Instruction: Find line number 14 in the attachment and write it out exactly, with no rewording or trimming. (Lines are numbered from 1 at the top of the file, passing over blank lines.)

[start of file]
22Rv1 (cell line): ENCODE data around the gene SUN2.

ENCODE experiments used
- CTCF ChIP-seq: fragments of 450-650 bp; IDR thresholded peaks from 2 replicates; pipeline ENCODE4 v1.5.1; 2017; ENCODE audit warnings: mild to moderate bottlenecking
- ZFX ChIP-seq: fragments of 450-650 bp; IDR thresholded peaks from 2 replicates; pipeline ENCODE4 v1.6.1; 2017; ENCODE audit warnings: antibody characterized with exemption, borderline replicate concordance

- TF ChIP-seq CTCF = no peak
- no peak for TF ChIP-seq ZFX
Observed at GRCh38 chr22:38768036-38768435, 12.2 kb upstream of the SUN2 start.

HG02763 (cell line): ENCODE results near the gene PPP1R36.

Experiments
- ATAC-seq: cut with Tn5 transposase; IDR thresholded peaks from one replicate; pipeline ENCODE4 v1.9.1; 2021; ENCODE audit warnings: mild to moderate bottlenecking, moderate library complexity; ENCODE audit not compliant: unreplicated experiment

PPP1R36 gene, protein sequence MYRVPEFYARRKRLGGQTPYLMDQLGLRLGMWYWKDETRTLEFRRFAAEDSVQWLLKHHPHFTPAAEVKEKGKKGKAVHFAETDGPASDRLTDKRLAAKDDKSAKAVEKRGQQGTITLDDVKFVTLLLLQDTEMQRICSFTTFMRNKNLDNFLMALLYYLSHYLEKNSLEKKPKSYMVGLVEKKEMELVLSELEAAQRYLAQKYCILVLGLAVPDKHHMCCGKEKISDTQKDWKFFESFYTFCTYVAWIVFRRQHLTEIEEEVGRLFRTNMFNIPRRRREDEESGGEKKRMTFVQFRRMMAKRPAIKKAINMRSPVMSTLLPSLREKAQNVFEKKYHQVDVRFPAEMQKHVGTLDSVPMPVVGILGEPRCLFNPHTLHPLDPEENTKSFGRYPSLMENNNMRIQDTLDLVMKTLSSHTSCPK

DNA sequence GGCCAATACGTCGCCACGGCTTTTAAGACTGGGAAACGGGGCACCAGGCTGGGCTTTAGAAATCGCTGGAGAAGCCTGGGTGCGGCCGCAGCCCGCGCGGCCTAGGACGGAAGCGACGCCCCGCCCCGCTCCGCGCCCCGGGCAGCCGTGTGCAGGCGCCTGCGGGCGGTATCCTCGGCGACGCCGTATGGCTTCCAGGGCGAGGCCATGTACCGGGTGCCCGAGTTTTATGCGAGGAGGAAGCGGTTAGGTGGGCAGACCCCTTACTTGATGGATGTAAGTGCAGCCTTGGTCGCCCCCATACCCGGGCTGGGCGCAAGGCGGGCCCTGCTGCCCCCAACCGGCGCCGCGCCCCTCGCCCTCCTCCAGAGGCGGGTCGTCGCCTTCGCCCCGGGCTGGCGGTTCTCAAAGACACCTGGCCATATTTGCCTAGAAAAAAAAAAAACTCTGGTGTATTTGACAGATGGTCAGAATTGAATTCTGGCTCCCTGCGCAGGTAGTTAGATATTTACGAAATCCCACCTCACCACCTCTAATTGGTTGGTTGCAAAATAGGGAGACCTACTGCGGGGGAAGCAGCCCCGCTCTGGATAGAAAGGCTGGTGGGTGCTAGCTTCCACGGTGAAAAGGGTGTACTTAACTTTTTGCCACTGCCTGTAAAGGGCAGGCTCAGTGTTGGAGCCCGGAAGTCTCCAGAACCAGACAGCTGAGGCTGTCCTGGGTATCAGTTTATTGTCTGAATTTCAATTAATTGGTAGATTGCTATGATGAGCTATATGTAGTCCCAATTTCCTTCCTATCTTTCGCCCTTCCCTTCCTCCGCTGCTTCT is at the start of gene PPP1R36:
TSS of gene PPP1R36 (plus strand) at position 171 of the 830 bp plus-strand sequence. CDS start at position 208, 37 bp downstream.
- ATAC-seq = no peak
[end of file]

- ATAC-seq = no peak